Floor mosaics of Roman houses at Villa Bonanno near Palazzo dei Normanni, the Royal Palace
July 1790. We can form an idea of the ports, theatres, and
temples of Panormus, only from the descriptions
of different authors, who wrote while they were
in existence; for at present all the monuments of
the Greek and Roman eras are swept away, except the collection of statues and inscriptions, preserved in the Senate House. (..) There is not now even the slightest vestige ot
its ancient port, which entered into the heart of
the city, and conveyed vessels to the very doors
of the inhabitants.
Sir Richard Colt Hoare - A Classical Tour through Italy and Sicily - published in 1819.
In 1868 some Roman floor mosaics were found in the square in front of Palazzo dei Normanni and in line with the practice of the time they were moved to the Archaeological Museum. Other mosaics in the same area were found in 1915 and it was decided to leave them in situ. They belonged to a house of the IIIrd century AD.
Floor mosaics of a Roman house behind the Cathedral
In 2000 other Roman mosaics were found by chance in the square on the back of the Cathedral. These mosaics belonged to an earlier house. Similar to those at Villa del Casale they were most likely made by craftsmen from the Province of Africa, today's Tunisia. The excavations identified also a section of a Roman street. These findings are helping archaeologists in determining the urban layout of the ancient town. It covered a much smaller area than that of Arab Palermo which in the Xth century is said to have reached 100,000 inhabitants or more.
Museo Archeologico Regionale Antonino Salinas: (left) statue of a triton (1574?) from the Royal Palace; (right) window from the XIVth century bell tower of S. Giacomo la Marina, a church demolished in 1860
The Regia UniversitÓ degli Studii was
founded by Ferdinand I, in 1806; and the Hall of Sculpture, which enriches
this University, owes its most valuable treasures to the remains of Selinuntium.
Mariana Starke - Travels in Europe for the Use of Travellers on the Continent and likewise in the Island of Sicily - 1838 Edition - based on a travel to Sicily made in 1834.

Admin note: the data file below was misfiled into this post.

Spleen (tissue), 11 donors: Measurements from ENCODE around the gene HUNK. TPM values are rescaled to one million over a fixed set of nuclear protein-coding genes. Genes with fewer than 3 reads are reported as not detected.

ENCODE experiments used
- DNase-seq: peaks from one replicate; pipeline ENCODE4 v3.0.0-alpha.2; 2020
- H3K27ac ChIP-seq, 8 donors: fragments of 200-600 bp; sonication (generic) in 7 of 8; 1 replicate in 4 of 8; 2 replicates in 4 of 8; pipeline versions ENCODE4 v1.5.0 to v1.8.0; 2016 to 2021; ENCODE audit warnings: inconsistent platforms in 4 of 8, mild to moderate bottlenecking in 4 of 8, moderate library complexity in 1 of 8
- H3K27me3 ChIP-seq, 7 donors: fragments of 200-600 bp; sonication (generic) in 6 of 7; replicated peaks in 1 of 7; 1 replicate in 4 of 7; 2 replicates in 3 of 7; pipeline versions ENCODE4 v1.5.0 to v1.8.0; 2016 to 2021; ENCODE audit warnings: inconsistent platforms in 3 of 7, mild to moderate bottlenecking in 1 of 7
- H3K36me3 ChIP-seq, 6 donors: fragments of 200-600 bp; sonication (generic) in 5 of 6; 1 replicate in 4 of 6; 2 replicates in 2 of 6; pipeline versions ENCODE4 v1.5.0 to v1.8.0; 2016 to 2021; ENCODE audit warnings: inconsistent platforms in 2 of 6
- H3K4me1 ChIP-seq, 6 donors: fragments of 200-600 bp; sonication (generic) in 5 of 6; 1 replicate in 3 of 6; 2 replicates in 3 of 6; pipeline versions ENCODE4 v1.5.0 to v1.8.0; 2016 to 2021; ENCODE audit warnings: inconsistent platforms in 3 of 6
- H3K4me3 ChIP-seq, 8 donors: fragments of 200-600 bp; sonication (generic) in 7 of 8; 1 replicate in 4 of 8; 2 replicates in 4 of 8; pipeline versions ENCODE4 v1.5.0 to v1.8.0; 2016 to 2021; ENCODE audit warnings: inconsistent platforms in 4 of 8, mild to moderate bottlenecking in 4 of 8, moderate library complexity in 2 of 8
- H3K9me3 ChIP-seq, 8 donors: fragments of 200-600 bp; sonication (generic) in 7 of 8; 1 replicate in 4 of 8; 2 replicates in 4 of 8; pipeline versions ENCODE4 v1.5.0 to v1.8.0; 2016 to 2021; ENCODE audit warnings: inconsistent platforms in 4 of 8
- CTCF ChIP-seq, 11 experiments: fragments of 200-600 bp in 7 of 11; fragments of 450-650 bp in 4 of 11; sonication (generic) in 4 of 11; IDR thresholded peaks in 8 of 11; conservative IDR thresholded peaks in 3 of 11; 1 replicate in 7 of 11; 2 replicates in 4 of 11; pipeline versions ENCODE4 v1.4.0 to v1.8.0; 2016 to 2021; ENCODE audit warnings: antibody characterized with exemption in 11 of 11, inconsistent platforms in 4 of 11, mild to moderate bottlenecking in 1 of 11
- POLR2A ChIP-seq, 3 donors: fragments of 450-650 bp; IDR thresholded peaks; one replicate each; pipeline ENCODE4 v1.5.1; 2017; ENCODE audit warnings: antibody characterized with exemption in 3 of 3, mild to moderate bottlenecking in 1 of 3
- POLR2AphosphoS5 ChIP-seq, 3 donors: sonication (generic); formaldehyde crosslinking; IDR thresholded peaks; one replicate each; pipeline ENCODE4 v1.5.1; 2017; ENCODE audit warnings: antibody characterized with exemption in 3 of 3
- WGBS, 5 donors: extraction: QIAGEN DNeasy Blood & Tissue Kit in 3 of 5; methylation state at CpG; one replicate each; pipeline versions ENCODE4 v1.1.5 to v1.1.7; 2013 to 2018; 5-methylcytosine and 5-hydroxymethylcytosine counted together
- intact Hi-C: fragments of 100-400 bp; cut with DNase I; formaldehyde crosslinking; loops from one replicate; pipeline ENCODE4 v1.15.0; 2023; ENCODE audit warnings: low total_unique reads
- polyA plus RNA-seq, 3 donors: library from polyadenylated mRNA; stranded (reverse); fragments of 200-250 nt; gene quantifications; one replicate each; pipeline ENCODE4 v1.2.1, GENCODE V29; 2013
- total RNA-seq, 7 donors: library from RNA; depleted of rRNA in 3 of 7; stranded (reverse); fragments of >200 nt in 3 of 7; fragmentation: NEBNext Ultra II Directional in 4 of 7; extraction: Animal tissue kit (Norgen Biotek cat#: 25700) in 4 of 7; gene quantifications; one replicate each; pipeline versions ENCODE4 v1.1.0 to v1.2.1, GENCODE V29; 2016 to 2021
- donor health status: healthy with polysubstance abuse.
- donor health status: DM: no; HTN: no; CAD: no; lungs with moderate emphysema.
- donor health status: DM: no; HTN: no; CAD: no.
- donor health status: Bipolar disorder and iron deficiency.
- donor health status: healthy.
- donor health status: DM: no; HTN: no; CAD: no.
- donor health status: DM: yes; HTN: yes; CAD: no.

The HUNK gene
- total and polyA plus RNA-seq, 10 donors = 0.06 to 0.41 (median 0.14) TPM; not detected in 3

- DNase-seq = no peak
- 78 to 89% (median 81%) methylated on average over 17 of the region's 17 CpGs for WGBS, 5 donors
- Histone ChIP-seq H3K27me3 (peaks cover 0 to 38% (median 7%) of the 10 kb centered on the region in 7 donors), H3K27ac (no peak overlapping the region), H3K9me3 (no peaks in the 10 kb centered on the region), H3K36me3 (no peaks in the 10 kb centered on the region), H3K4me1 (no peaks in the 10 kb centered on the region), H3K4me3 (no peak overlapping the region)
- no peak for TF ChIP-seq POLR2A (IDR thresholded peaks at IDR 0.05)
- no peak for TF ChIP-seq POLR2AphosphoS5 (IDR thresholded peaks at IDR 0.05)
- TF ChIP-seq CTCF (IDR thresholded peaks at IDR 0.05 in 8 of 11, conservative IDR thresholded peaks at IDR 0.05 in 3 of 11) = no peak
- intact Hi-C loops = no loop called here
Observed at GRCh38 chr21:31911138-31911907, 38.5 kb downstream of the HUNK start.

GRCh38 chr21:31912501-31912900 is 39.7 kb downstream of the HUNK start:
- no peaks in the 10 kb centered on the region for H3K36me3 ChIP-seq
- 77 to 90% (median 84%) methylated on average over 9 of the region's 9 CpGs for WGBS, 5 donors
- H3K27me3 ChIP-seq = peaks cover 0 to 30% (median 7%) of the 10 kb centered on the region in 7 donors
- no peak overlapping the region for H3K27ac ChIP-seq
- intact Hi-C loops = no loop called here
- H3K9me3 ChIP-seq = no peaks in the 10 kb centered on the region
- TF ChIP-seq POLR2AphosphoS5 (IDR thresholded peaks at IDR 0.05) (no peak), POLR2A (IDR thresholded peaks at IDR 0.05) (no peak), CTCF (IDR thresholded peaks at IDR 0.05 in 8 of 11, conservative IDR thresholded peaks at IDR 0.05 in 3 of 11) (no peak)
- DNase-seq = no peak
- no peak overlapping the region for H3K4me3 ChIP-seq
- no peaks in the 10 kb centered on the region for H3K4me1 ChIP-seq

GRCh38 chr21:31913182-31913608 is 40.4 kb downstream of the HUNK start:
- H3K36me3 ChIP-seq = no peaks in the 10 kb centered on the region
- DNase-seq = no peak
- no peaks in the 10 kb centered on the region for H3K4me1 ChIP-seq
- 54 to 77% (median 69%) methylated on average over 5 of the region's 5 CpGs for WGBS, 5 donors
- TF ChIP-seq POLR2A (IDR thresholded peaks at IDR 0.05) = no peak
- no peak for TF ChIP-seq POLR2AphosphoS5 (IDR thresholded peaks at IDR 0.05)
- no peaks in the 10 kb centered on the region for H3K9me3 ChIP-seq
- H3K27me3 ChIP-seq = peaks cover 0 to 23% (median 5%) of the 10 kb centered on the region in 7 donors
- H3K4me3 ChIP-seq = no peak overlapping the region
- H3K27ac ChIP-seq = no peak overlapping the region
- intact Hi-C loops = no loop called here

In 1870 the exhibits of the University were moved to a former house of the Congregation of the Oratory of St. Philip Neri. The museum was eventually named after Professor Antonino Salinas who was its Director in 1873-1914 and who greatly enriched its collections. The building was embellished with statues and architectural details from palaces and churches of Palermo.
The great majority of the exhibits come from archaeological excavations at Agrigento, Solunto, Tindari (the image used as background for this page shows a statue from Tindari), Selinunte and other Sicilian locations. Two interesting Roman sarcophagi embellished churches in Palermo and they most likely were found in the city. That from Casa Professa, the headquarters of the Jesuits, depicts a scene from Posthomerica, a poem of the IVth century BC telling the story of the Trojan War after the death of Hector. At the centre of the scene Andromaca is seated with the cinerary urn of her husband; she is consoled by Paris and Ecuba; a number of Amazons are shown at the sides of the central scene; they followed Penthesilea, their queen, who came to the rescue of Troy after Hector's death and was eventually killed by Achilles.
The sarcophagus from S. Francesco depicts on the left Hercules with Cerberus, the guardian of the Underworld and on the right Charon, the ferryman of the Underworld. In the centre two winged old genii (sorts of guardian angels) mourn a woman on her deathbed.
Both sarcophagi show excellent workmanship. They were most likely bought at Ostia, but they could have been made elsewhere (you may wish to see a page on the trade of sarcophagi in the Roman Empire).
Museo Archeologico Regionale Antonino Salinas: vases from Centuripe
Centuripae was an ancient town in the interior of Sicily. Some extraordinary vases were found in tombs in its territory. They bring to mind works by Pittore di Lipari, but some doubts have been raised about their authenticity. In the 1930s ancient paintings and potteries said to have been found in tombs at Centuripe were eventually declared skilful forgeries.
Museo Archeologico Regionale Antonino Salinas: Fagan Collection: (left) fragment (part of a goddess's leg) from the Parthenon frieze; (right) inscription from Athens with the appointment of a "proxenos", a sort of honorary consul
Robert Fagan (1761-1816), an Irish painter, undertook some of the very first excavations of Ancient Ostia. In 1809 he was appointed British consul in Sicily where he continued to search for antiquities. He was very active in the antiquarian market and most likely he received a fragment of the Parthenon frieze from Lord Elgin, British ambassador to the Ottoman Empire. It was eventually acquired by the University of Palermo together with other exhibits of the Fagan collection.
Crypt of the Cathedral: ancient sarcophagi: (above) Apollo and the Muses crowning a poet and his wife; (below) Christian sarcophagus